Will the Raiders Feature a New Defensive Scheme This Year?

Ramone BrownSenior Writer IJune 16, 2009

DENVER - NOVEMBER 23:  Linebacker Kirk Morrison #52 of the Oakland Raiders defends against the Denver Broncos during week 12 NFL action at Invesco Field at Mile High on November 23, 2008 in Denver, Colorado. The Raiders defeated the Broncos 31-10.  (Photo by Doug Pensinger/Getty Images)

It's no secret that the Raiders' base defense this year will be a 4-3, but who's to say it won't be a little more complicated than that? What is stopping Oakland from occasionally implementing a 3-4 scheme in order to hide weaknesses and confuse the offense?

It seems more and more likely, especially considering that the Raiders have been bringing in a good deal of "tweeners" at defensive end, including Slade Norris and Stryker Sulak. Even Derrick Burgess and recent addition Greg Ellis can fit this label.

One clue to the possibility of a 4-3/3-4 hybrid is the talk coming from head coach Tom Cable and defensive coordinator John Marshall of "stand up" D-ends, although it wasn't specified whether this would be an every-down thing or just on passing downs.

It also wasn't specified whether one or both D-ends would "stand up."

This brings up another question: If a defensive end is in a two-point stance rather than a three, has he become a linebacker?

Another clue to a possible 3-4 look is the recent change in position of former outside linebacker Ricky Brown to the middle, backing up Kirk Morrison. 

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If the Raiders do occasionally run a 3-4, where the defensive end on Brown's side stands up, thus making him the inside linebacker next to Morrison, it would explain why Brown has been practicing in the middle lately.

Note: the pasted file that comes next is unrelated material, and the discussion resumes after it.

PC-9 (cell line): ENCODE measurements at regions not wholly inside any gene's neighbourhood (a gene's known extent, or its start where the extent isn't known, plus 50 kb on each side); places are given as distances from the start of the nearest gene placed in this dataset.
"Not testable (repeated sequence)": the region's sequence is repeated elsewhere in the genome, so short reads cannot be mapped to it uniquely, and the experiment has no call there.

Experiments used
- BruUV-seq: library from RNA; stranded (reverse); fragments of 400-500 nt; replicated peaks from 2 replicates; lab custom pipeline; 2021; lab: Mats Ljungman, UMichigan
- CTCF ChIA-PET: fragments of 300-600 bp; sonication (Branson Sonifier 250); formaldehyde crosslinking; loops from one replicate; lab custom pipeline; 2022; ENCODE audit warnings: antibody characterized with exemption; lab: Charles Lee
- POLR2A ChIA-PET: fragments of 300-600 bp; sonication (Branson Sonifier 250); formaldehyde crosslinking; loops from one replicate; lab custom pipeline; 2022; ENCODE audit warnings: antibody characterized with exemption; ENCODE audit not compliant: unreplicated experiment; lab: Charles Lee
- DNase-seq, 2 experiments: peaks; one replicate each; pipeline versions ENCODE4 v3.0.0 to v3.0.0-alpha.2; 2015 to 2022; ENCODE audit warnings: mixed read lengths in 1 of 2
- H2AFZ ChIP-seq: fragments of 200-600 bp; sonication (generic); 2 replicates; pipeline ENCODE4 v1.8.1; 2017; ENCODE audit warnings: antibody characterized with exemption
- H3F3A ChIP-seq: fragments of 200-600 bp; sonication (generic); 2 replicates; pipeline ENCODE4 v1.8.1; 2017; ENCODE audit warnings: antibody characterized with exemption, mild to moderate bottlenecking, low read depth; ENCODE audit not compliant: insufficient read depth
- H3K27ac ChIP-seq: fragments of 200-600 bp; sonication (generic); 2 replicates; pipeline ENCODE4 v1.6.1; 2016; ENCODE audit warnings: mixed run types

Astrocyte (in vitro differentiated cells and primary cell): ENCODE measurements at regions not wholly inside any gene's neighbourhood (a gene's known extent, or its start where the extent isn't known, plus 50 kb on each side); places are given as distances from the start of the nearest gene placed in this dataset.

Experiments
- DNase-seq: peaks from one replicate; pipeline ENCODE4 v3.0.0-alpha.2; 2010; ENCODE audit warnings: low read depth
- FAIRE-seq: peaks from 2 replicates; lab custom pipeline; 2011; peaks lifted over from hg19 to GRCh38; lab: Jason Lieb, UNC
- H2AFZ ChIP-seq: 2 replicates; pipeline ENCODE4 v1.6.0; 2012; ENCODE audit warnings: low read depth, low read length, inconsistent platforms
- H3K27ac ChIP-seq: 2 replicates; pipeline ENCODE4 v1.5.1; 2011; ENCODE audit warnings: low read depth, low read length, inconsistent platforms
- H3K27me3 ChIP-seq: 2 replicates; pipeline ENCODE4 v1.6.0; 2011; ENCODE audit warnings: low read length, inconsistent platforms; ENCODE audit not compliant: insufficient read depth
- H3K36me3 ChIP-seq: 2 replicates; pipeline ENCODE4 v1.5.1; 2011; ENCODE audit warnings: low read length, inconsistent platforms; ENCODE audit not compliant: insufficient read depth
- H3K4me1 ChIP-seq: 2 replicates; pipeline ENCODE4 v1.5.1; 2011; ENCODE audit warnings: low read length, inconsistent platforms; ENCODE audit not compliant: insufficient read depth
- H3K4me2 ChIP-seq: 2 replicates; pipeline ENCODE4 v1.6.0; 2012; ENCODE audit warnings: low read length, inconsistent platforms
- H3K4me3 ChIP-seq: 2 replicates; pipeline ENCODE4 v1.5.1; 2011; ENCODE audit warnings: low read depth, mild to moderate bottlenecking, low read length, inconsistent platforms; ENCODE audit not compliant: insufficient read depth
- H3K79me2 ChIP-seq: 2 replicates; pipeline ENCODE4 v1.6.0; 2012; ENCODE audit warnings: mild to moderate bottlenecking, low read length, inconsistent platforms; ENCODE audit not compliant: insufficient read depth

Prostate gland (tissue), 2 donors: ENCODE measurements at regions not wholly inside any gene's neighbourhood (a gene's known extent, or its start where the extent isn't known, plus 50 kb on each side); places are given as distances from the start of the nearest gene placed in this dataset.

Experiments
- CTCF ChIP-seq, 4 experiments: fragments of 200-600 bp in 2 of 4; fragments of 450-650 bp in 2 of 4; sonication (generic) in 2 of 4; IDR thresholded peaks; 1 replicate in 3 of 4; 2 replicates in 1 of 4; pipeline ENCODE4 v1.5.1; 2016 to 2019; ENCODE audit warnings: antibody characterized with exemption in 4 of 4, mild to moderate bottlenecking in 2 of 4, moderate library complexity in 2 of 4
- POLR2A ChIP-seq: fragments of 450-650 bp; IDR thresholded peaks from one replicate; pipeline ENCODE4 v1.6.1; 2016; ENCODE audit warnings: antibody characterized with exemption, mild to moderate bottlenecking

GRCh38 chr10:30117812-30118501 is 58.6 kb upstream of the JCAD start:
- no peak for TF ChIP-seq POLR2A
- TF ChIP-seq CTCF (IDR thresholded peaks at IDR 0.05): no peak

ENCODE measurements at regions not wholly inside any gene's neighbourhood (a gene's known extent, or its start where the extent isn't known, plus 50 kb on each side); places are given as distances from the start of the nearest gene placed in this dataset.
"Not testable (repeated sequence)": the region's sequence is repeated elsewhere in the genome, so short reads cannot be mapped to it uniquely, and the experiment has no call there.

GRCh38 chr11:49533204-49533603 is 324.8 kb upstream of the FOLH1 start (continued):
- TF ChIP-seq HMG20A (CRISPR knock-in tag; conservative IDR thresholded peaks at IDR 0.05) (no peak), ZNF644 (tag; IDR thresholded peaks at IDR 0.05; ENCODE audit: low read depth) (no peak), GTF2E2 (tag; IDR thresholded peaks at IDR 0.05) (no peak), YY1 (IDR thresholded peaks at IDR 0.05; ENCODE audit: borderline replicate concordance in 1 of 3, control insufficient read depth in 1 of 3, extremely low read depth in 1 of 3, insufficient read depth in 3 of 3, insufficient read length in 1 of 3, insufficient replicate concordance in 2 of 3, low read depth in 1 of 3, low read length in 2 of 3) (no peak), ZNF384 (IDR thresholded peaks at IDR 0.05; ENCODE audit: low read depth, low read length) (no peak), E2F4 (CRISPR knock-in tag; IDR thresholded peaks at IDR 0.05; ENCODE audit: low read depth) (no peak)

If this were to happen, it would only be on occasion and would not be used throughout the game due to a lack of depth in larger defensive linemen.

The transition from a 4-3 to a 3-4 would be simple and look something like this: In the base 4-3, the defensive line would consist of Jay Richardson, Gerard Warren, Tommy Kelly, and Ellis or Burgess. 

The linebackers would then include Thomas Howard, Morrison, and Brown or possibly Frantz Joseph.

All that needs to be done to change to a 3-4 is a slight line shift and a stance change from Ellis and Brown (or Joseph) to become the inside linebacker.

Of course, I could just be completely wrong and overanalyzing. Maybe the talk of the "stand up" defensive ends is just an added way to improve pass rush. 

Maybe tweener defensive ends are being brought in to satisfy owner Al Davis's love for speed. 

Maybe Brown is playing middle because Morrison is moving outside or Joseph is an inadequate backup.

Who knows?